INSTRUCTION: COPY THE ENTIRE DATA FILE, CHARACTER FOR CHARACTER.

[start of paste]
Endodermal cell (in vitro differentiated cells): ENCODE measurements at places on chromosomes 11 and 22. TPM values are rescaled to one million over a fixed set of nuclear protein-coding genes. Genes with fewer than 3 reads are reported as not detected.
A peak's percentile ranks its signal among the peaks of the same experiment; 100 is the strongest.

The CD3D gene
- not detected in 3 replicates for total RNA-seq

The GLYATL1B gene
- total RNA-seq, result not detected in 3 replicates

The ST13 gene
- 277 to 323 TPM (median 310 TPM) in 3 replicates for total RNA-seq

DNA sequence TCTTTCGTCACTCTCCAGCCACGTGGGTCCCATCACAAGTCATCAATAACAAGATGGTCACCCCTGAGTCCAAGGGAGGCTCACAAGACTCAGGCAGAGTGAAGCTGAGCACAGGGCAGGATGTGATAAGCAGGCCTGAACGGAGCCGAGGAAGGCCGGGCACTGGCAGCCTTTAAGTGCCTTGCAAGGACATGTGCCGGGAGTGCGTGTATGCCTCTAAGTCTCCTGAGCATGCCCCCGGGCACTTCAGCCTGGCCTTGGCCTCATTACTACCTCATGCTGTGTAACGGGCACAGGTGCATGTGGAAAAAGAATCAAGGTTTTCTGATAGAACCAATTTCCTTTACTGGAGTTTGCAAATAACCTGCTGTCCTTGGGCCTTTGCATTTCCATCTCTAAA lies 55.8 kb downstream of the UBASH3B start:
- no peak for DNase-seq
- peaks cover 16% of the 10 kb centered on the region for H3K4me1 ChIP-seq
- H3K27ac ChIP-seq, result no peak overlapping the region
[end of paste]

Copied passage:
Endodermal cell (in vitro differentiated cells): ENCODE measurements at places on chromosomes 11 and 22. TPM values are rescaled to one million over a fixed set of nuclear protein-coding genes. Genes with fewer than 3 reads are reported as not detected.
A peak's percentile ranks its signal among the peaks of the same experiment; 100 is the strongest.

The CD3D gene
- not detected in 3 replicates for total RNA-seq

The GLYATL1B gene
- total RNA-seq, result not detected in 3 replicates

The ST13 gene
- 277 to 323 TPM (median 310 TPM) in 3 replicates for total RNA-seq

DNA sequence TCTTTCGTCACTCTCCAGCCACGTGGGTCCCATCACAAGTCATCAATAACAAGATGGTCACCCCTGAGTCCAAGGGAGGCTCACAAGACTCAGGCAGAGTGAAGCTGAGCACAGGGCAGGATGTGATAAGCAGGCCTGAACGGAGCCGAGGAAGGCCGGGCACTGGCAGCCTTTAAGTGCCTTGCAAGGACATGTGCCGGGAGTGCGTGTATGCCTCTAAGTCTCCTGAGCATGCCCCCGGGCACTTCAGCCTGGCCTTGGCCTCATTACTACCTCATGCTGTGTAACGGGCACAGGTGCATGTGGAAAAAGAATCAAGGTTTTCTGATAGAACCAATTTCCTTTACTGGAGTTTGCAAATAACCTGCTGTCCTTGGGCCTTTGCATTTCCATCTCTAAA lies 55.8 kb downstream of the UBASH3B start:
- no peak for DNase-seq
- peaks cover 16% of the 10 kb centered on the region for H3K4me1 ChIP-seq
- H3K27ac ChIP-seq, result no peak overlapping the region